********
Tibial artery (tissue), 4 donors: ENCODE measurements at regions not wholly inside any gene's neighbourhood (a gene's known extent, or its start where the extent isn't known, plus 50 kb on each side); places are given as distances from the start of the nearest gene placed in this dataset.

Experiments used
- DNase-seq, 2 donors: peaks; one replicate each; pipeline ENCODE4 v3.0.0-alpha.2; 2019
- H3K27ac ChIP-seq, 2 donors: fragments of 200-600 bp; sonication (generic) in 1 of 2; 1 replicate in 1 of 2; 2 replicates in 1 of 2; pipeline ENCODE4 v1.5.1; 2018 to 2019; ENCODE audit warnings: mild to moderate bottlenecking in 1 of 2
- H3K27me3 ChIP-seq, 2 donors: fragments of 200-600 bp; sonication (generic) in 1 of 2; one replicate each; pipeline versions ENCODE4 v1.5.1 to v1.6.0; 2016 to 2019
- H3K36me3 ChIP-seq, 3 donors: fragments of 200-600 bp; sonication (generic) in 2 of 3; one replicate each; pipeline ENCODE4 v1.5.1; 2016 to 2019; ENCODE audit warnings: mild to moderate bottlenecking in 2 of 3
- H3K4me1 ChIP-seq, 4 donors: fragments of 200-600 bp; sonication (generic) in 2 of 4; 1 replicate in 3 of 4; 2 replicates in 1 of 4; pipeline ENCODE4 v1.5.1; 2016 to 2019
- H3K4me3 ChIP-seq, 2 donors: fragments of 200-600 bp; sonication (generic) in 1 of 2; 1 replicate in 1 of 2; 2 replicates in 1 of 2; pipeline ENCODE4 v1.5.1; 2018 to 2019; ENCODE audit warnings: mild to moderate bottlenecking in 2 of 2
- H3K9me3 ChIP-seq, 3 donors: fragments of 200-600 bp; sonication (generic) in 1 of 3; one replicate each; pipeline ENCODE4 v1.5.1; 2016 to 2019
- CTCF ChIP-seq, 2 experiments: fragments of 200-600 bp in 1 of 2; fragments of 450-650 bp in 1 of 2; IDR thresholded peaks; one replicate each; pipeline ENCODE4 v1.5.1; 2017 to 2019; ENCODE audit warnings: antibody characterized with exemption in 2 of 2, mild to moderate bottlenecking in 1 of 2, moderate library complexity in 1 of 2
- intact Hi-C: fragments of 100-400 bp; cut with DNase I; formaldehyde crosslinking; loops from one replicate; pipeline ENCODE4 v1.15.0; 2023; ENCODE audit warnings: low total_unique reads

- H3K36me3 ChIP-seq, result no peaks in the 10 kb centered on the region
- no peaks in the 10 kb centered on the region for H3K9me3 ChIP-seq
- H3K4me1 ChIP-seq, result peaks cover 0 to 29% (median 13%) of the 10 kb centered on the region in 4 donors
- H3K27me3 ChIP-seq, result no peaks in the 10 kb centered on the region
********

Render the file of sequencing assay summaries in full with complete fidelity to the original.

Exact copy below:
Tibial artery (tissue), 4 donors: ENCODE measurements at regions not wholly inside any gene's neighbourhood (a gene's known extent, or its start where the extent isn't known, plus 50 kb on each side); places are given as distances from the start of the nearest gene placed in this dataset.

Experiments used
- DNase-seq, 2 donors: peaks; one replicate each; pipeline ENCODE4 v3.0.0-alpha.2; 2019
- H3K27ac ChIP-seq, 2 donors: fragments of 200-600 bp; sonication (generic) in 1 of 2; 1 replicate in 1 of 2; 2 replicates in 1 of 2; pipeline ENCODE4 v1.5.1; 2018 to 2019; ENCODE audit warnings: mild to moderate bottlenecking in 1 of 2
- H3K27me3 ChIP-seq, 2 donors: fragments of 200-600 bp; sonication (generic) in 1 of 2; one replicate each; pipeline versions ENCODE4 v1.5.1 to v1.6.0; 2016 to 2019
- H3K36me3 ChIP-seq, 3 donors: fragments of 200-600 bp; sonication (generic) in 2 of 3; one replicate each; pipeline ENCODE4 v1.5.1; 2016 to 2019; ENCODE audit warnings: mild to moderate bottlenecking in 2 of 3
- H3K4me1 ChIP-seq, 4 donors: fragments of 200-600 bp; sonication (generic) in 2 of 4; 1 replicate in 3 of 4; 2 replicates in 1 of 4; pipeline ENCODE4 v1.5.1; 2016 to 2019
- H3K4me3 ChIP-seq, 2 donors: fragments of 200-600 bp; sonication (generic) in 1 of 2; 1 replicate in 1 of 2; 2 replicates in 1 of 2; pipeline ENCODE4 v1.5.1; 2018 to 2019; ENCODE audit warnings: mild to moderate bottlenecking in 2 of 2
- H3K9me3 ChIP-seq, 3 donors: fragments of 200-600 bp; sonication (generic) in 1 of 3; one replicate each; pipeline ENCODE4 v1.5.1; 2016 to 2019
- CTCF ChIP-seq, 2 experiments: fragments of 200-600 bp in 1 of 2; fragments of 450-650 bp in 1 of 2; IDR thresholded peaks; one replicate each; pipeline ENCODE4 v1.5.1; 2017 to 2019; ENCODE audit warnings: antibody characterized with exemption in 2 of 2, mild to moderate bottlenecking in 1 of 2, moderate library complexity in 1 of 2
- intact Hi-C: fragments of 100-400 bp; cut with DNase I; formaldehyde crosslinking; loops from one replicate; pipeline ENCODE4 v1.15.0; 2023; ENCODE audit warnings: low total_unique reads

- H3K36me3 ChIP-seq, result no peaks in the 10 kb centered on the region
- no peaks in the 10 kb centered on the region for H3K9me3 ChIP-seq
- H3K4me1 ChIP-seq, result peaks cover 0 to 29% (median 13%) of the 10 kb centered on the region in 4 donors
- H3K27me3 ChIP-seq, result no peaks in the 10 kb centered on the region